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Health Insurance Trust Busters

January 13, 2010 - by Donny Shaw

Senate Democrats are pushing negotiators to include House language in the final bill that would take away the health insurance industry’s long-standing exemption from federal anti-trust laws. The Hill reports:

The campaign to end health insurers’ federal anti-trust exemption reemerged on Wednesday, as 18 Senate Democrats urged their party’s leaders to preserve the repeal in their final healthcare bill.

The House’s legislation would end the anti-trust provision, but the Senate’s proposal would not. The repeal’s 18 sponsors consequently asked party leaders to adopt the lower chamber’s approach, stressing a repeal was the only way to drive down costs and foster competition among insurance companies.

Repealing the exemption may be a good idea in case there are (ever) any egregious anti-competitive behaviors like bid-rigging and price fixing going on in the industry. And it’s definitely good politics. But it probably won’t actually do much to “drive down costs” like the proponents of the anti-trust language are arguing. In October, the CBO took a look at the anti-trust language in the form of a stand-alone bill (H.R. 3596) and decided it wouldn’t have much of an effect on anything:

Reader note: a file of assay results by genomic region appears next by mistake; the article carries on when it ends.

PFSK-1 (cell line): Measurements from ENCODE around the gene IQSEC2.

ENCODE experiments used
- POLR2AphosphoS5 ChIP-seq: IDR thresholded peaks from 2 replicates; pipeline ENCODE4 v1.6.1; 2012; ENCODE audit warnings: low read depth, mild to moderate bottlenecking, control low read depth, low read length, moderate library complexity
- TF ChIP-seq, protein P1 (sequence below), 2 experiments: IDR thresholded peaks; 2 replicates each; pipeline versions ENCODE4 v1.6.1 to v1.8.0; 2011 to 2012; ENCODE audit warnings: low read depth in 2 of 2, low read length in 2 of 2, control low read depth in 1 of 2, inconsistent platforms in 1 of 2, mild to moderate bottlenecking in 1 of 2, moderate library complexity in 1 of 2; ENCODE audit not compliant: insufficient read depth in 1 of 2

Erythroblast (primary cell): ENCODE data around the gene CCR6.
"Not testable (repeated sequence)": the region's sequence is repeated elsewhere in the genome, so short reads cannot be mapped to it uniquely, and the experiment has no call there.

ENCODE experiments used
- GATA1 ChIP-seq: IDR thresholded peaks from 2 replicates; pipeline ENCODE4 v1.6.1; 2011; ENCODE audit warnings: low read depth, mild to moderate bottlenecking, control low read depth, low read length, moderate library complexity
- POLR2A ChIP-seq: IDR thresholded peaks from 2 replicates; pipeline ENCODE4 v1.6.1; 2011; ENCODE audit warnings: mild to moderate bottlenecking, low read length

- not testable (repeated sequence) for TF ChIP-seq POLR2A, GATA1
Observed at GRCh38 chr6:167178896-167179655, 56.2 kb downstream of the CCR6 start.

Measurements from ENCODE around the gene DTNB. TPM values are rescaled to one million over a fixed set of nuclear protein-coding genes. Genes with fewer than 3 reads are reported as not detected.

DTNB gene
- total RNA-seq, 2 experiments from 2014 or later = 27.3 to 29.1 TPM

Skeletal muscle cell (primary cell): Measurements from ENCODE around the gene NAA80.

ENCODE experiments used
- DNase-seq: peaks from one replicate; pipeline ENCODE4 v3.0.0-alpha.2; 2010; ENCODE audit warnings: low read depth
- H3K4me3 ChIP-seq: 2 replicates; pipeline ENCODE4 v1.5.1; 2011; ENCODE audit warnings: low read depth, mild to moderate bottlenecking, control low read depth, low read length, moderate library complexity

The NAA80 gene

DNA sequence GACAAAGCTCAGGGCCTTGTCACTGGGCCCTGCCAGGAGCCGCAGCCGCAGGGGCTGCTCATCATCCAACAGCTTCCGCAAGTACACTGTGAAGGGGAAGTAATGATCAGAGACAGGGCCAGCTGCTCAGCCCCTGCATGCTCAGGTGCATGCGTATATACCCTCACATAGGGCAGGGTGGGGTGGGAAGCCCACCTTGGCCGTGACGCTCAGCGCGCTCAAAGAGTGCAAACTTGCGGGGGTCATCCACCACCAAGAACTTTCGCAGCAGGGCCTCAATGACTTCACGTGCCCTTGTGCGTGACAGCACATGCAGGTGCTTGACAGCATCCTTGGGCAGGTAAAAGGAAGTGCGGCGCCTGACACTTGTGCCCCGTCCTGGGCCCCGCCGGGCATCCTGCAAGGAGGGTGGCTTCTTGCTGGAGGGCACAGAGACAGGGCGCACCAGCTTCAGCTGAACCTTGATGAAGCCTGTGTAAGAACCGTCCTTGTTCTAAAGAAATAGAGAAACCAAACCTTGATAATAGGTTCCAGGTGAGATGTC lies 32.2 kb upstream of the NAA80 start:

H.R. 3596 could affect the costs of and premiums charged by private health insurance companies; whether premiums would increase or decrease as a result is difficult to determine, but in either case the magnitude of the effects is likely to be quite small.
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